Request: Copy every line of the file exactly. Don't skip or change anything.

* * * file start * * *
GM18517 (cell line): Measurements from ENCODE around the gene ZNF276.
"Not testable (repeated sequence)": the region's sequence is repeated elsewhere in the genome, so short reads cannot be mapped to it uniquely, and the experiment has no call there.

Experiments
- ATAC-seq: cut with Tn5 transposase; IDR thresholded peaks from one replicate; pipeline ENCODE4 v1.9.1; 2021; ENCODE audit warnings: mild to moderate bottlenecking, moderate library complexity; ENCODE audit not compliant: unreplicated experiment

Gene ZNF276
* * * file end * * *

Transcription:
GM18517 (cell line): Measurements from ENCODE around the gene ZNF276.
"Not testable (repeated sequence)": the region's sequence is repeated elsewhere in the genome, so short reads cannot be mapped to it uniquely, and the experiment has no call there.

Experiments
- ATAC-seq: cut with Tn5 transposase; IDR thresholded peaks from one replicate; pipeline ENCODE4 v1.9.1; 2021; ENCODE audit warnings: mild to moderate bottlenecking, moderate library complexity; ENCODE audit not compliant: unreplicated experiment

Gene ZNF276